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Innovation, cooperation key to overcoming DFM issues, says Synopsys exec

Posted: 29 Jun 2005 ?? ?Print Version ?Bookmark and Share

Keywords:design-for-manufacturing? eda? advanced reticle symposium?

Speaking to an audience of mostly photomask manufacturing executives at the Advanced Reticle Symposium Tuesday (June 28), Synopsys Inc.'s Michel Cote praised the way the EDA industry has responded to design-for-manufacturing (DFM) challenges with innovation and said continued industry cooperation is the key to overcoming them.

Cote said he counted 60 new EDA startups exhibiting at the recent Design Automation Conference (DAC), many of which have been built around proposed DFM solutions.

Cote said the key to overcoming DFM challenges is to build and utilize new design methodologies that enable more information - especially pertaining to design intent - to be passed from design to manufacturing. Armed with more information about prioritized and critical areas, Cote said, manufacturers would be better able to make appropriate decisions about when and where to implement aggressive reticle enhancement techniques such as optical proximity correction (OPC).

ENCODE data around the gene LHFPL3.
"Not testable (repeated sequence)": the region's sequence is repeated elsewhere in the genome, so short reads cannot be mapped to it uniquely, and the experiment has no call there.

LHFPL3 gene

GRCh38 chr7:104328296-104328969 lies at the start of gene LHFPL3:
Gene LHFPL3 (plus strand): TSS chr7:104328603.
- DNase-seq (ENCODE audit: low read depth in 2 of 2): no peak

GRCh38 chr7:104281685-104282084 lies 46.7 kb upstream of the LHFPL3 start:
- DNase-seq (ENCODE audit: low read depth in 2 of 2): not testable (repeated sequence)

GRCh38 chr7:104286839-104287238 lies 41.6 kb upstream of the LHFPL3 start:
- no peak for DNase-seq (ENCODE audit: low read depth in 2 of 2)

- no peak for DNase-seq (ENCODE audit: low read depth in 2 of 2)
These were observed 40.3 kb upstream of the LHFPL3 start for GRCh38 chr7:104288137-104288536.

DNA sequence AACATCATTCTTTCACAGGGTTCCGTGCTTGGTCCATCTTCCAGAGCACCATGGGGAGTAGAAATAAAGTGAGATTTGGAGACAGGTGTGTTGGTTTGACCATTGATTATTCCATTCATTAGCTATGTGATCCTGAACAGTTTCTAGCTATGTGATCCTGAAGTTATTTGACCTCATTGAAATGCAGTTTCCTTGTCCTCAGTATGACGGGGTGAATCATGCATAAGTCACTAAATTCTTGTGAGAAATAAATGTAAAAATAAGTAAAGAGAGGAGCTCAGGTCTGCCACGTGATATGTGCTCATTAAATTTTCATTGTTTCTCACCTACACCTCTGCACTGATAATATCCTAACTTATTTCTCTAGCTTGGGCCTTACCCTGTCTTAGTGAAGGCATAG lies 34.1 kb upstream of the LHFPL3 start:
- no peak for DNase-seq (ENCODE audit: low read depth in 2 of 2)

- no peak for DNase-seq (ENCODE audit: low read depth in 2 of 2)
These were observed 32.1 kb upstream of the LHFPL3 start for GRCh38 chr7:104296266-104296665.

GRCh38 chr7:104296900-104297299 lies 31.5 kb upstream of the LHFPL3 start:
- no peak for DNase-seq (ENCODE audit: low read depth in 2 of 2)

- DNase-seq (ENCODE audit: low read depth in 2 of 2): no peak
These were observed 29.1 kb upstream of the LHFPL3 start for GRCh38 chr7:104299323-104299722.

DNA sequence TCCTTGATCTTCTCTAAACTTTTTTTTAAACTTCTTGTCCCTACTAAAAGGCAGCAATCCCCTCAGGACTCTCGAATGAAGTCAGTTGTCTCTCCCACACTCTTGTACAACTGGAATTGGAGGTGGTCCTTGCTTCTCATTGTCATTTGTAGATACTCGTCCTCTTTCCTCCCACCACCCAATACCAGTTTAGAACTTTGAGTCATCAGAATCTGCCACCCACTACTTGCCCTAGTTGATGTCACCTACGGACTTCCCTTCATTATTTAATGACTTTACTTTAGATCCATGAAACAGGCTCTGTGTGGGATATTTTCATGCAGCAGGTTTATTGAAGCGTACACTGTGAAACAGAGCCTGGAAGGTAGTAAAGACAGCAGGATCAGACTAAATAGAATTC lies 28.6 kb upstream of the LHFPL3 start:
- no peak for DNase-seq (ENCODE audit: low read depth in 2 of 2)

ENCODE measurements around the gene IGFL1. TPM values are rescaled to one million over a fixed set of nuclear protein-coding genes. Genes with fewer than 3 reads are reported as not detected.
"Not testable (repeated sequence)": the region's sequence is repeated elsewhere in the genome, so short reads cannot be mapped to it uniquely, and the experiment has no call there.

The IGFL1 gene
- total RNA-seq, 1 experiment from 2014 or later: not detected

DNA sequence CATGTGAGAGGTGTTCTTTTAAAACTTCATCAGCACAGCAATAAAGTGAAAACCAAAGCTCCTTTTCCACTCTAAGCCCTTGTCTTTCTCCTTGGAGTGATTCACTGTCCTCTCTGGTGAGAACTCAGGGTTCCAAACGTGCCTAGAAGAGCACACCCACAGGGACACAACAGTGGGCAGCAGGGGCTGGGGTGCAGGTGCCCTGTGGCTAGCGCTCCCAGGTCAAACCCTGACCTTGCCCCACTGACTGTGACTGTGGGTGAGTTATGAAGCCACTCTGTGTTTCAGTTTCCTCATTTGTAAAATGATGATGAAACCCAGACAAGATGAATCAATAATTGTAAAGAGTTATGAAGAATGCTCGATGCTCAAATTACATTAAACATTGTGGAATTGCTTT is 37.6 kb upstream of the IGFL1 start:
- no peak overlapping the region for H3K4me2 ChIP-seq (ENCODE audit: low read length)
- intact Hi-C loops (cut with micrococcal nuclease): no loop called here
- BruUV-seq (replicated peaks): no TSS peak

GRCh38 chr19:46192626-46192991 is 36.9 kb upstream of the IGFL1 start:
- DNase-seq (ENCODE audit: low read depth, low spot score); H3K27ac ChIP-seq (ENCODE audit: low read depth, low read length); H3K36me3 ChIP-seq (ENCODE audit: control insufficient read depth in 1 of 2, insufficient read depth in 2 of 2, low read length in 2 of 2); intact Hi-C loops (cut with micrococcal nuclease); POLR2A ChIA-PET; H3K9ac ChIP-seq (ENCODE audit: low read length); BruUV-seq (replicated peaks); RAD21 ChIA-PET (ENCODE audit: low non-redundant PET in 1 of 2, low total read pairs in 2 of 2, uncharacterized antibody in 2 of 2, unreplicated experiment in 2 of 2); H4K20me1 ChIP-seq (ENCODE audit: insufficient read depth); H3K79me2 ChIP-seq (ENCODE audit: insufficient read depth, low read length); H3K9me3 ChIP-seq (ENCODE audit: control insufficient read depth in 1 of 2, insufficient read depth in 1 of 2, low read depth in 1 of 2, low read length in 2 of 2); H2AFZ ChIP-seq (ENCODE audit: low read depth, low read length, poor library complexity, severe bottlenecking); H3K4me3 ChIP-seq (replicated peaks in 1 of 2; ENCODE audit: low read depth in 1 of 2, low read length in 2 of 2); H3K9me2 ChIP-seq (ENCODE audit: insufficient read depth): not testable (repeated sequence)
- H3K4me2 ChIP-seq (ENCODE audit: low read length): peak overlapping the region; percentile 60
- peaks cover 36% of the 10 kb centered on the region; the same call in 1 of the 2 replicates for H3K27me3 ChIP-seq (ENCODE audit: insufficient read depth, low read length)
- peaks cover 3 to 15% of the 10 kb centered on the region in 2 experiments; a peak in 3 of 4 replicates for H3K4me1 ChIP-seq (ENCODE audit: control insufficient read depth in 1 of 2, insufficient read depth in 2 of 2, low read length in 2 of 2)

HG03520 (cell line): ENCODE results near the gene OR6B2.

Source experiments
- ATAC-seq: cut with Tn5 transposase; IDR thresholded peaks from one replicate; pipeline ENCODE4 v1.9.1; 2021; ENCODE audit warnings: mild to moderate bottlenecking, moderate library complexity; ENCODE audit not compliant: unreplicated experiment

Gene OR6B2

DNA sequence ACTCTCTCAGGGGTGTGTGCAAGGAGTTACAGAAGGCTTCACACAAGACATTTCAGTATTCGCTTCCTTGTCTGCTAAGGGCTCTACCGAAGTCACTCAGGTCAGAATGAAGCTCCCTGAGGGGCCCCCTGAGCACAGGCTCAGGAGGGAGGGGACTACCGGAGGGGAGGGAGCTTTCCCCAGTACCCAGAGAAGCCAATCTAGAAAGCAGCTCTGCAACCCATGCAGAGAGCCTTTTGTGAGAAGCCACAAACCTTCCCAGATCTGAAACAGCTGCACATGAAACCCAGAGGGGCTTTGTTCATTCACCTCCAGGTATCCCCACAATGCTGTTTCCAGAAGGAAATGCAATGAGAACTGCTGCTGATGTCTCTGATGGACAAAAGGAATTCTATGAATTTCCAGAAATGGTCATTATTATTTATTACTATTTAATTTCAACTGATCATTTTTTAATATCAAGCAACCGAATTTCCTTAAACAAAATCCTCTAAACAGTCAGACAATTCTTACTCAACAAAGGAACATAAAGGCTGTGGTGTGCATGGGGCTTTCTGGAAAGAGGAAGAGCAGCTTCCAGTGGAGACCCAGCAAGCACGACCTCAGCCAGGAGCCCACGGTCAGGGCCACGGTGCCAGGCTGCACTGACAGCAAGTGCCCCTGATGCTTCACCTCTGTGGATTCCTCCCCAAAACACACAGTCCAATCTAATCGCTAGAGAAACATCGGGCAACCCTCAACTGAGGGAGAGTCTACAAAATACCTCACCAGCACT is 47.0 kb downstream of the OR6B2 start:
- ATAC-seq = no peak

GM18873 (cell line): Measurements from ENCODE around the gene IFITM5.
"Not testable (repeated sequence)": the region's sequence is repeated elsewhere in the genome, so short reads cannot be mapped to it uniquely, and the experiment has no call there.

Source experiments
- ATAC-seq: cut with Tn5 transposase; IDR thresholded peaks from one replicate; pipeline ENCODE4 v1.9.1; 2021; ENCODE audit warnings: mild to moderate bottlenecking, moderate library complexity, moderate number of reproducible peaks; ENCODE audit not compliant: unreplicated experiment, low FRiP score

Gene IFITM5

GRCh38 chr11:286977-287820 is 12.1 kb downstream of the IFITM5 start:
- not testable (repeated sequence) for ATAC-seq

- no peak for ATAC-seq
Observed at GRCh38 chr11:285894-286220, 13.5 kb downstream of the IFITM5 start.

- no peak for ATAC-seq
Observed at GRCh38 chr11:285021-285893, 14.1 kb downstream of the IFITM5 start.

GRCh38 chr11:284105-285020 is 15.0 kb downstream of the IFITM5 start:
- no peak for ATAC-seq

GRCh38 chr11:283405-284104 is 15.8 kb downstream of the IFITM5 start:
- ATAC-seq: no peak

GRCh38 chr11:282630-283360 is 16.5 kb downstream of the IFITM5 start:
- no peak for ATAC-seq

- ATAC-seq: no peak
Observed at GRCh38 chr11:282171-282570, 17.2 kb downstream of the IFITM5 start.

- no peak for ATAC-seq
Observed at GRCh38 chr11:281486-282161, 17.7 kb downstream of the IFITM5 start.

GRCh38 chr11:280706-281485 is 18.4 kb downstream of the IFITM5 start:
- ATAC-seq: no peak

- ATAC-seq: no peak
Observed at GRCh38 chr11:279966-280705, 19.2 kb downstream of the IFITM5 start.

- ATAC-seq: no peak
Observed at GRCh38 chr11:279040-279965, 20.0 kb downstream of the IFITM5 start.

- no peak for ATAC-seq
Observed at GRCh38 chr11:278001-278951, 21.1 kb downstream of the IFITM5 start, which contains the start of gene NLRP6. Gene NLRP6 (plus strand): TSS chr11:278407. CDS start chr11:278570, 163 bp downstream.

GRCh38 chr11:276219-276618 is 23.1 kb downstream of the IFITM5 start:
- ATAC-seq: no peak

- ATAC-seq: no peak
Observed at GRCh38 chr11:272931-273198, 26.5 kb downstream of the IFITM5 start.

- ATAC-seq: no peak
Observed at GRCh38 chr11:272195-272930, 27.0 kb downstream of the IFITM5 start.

"Aggressive OPC is usually needed only in certain areas," he said. "Manufacturing engineers need to know which areas."

Cote said design intent can include such information as timing criticality, dummy fills, redundant vias and fracture-sensitive regions.

According to Cote, the industry also needs new solutions that verify that complex shapes on photomasks will print to silicon. He pointed to his company's SiVL silicon-versus-layout verification tool as an example.

Cote, echoing comments made by others - including Synopsys Chairman and CEO Aart de Geus - said heightened concern with DFM is partly due to a shift taking place at the 90-nanometer node and below. While yield has traditionally been based primarily on defect density, the industry is now seeing yield that is based more and more on the limitations of photolithography. Design, he said, will be the primary driver of yield in the future.

"As we move into 65 nanometer," Cote said, "we are really going into design-based yield."

Cote characterized the solution to the DFM problem as greater communication and cooperation in order to build overall solutions. "Designers need to pass as much information as possible forward to manufacturing," Cote said.

Cote added that integrated device manufacturers (IDMs) have an advantage at the beginning of the adoption of a DFM flow because they can supply raw manufacturing data to designers. But this, he said, does not preclude foundries from benefiting from new DFM technologies.

- Dylan McGrath

EE Times





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